Finally, after the years of planning and the weeks of packing, traveling, eating out of gas station rest stops and sleeping in so many different beds, we arrived at the National Corvette Museum in Bowling Green, Kentucky.
Photo shows a wall of Corvettes – a collage of thousands of small pictures made into one.
The first things we saw were displays of our favourite vehicles, offering participants a ride in a new one or the chance to win one of four. Unfortunately, Canadians couldn’t enter the draw. Well, they could, but they would have to take cash. Rules forbid Canadians from bringing a not-previously-owned vehicle across the border.
Corvette Central holds a huge atrium with more cars on display; a well-stocked souvenir/clothing store for Corvette knickknacks and apparel; a cafeteria-style diner that looked much more inviting than it was, the actual museum and now-famous sink-hole; then down the road, the assembly plant.
The four-day 20th Anniversary events were also very-well planned with seminars by top notch Corvette specialists, how to insure your vehicle (for Americans), Seventh Generation Navigation, History of the ’83; Design Overview, Michelin, various performance products, plus book signings by prominent authors, and the opportunity to drive on the new NCM Motorsport speedway, either in the “parade of Corvettes” or individual “hot laps” (driving in your own vehicle on the new track). The event also included inductions into the Corvette Hall of Fame and dozens of on-site vendors.
Photo: the one and only ’83 Corvette brought forward some of the most far-reaching design changes in history according the sign that describes this iconic one-of-a kind vehicle. “Many changes included high technology that had not been proven for automobile application such as: computer-controlled LED crystal instrument panel, a high strength/low alloy galvanized steel uniframe, a basecoat-clearcoat paint application, one-price sheet molded body construction, and magnesium/aluminium metals for lightweight and erosion-free chassis and suspension. As a result of the Corvette organization insisting that every new design be defect-free and of the highest possible quality, production was withheld and the cars were serialized as 1984 models. Forty-three production models were built and 33 were assigned to Corvette engineering and GM proving round activities to certify every aspect of this re-designed Corvette. The remaining ’83 Corvettes stayed in Bowling Green for development purposes.”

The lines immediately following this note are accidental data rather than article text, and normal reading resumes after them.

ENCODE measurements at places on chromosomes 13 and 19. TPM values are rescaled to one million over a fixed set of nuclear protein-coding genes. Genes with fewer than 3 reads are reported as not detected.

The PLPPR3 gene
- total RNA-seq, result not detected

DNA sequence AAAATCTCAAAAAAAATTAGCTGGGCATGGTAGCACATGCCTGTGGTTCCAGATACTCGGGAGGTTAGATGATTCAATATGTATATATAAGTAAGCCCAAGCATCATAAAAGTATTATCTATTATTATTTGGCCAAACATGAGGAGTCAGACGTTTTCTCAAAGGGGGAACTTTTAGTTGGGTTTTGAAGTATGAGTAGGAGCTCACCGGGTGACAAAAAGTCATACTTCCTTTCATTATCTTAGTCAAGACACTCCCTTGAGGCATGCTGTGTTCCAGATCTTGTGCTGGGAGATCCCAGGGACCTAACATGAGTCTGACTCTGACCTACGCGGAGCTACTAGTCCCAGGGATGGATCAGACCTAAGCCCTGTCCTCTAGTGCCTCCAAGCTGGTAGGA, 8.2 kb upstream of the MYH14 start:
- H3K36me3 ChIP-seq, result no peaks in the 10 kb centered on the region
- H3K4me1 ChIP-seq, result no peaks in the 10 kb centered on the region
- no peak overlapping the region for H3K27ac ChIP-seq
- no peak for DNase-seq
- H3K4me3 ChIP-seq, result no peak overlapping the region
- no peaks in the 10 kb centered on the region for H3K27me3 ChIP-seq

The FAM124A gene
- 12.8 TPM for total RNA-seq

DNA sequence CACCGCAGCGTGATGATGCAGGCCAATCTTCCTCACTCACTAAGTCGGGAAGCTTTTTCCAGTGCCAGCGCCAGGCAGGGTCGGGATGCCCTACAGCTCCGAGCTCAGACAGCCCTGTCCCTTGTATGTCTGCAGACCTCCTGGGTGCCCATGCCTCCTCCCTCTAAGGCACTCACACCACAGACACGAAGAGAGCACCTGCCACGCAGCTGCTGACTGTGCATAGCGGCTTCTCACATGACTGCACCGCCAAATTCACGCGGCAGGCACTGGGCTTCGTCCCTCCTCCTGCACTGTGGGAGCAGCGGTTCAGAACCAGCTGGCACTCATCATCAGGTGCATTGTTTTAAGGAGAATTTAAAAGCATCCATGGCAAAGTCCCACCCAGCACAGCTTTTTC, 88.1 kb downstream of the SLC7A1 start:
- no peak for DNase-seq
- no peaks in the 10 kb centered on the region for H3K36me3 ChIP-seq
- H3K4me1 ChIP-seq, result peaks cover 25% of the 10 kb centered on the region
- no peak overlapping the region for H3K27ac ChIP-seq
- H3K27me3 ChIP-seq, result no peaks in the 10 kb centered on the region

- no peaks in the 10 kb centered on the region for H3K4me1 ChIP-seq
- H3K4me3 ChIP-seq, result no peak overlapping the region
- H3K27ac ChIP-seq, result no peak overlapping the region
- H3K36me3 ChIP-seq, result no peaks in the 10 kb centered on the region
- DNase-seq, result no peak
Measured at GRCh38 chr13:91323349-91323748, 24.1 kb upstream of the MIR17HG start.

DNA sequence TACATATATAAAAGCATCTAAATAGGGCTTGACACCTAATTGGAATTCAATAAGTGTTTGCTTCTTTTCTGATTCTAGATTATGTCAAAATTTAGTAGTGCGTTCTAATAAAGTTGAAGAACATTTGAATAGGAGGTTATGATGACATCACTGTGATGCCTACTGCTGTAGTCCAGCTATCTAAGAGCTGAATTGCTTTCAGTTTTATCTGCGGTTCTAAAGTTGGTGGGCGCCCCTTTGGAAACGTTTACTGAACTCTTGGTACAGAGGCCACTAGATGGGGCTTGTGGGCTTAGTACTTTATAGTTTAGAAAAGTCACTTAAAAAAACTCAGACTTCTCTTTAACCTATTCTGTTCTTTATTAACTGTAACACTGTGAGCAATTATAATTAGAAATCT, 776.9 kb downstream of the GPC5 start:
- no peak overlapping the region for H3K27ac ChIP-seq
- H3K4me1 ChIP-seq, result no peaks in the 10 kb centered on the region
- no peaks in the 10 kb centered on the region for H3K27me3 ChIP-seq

Some people attended the special awards dinner for inductees but we did not. Heard it was a fabulous dinner. Sorry, I don’t know who was inducted or why.
The NCM Motorsport Park was scheduled for the ribbon cutting on Sept. 16.
We picked up our goody-bag and wandered around the area until closing time then headed to our hotel in Franklin which was about halfway to Nashville from Bowling Green.
Photo of the crash-test Corvette. If you ever wondered why you are safer in a Corvette than any other car, take a look at this. The car was demolished but the driver and passenger section were totally intact.
Details of the Sinkhole incident:
On Feb. 12, 2014 at 5:39 a.m. the burglar alarm at the museum was triggered. The museum’s security company was notified and a staff member arrived within minutes. No one was at the museum at the time. Another staff member arrived, and both entered to find what they thought was smoke and the smell of gas. They called the fire department then went to investigate, finding the sinkhole.
The fire department then arrived to secure the scene. And inventory of cars was taken and of the 28 cars in the room it was discovered that eight had fallen into the hole:
- 1993 ZR-1 Spyder (on loan from GM)
- 2009 ZR1 “Blue Devil” prototype (on loan from GM)
- 1962 Corvette
- 1984 PPG Pace Car
- 1992 white convertible – the one millionth Corvette built
- 1993 40th Anniversary Corvette
- 2001 “Mallett Hammer” Z06
- 2009 1.5-millionth Corvette.